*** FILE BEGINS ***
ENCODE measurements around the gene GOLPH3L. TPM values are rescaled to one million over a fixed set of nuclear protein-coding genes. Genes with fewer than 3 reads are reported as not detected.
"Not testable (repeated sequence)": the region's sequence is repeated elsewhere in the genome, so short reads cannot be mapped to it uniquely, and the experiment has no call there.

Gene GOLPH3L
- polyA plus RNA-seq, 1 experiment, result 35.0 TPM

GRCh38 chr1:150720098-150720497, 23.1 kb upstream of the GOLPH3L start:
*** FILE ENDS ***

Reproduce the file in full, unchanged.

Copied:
ENCODE measurements around the gene GOLPH3L. TPM values are rescaled to one million over a fixed set of nuclear protein-coding genes. Genes with fewer than 3 reads are reported as not detected.
"Not testable (repeated sequence)": the region's sequence is repeated elsewhere in the genome, so short reads cannot be mapped to it uniquely, and the experiment has no call there.

Gene GOLPH3L
- polyA plus RNA-seq, 1 experiment, result 35.0 TPM

GRCh38 chr1:150720098-150720497, 23.1 kb upstream of the GOLPH3L start: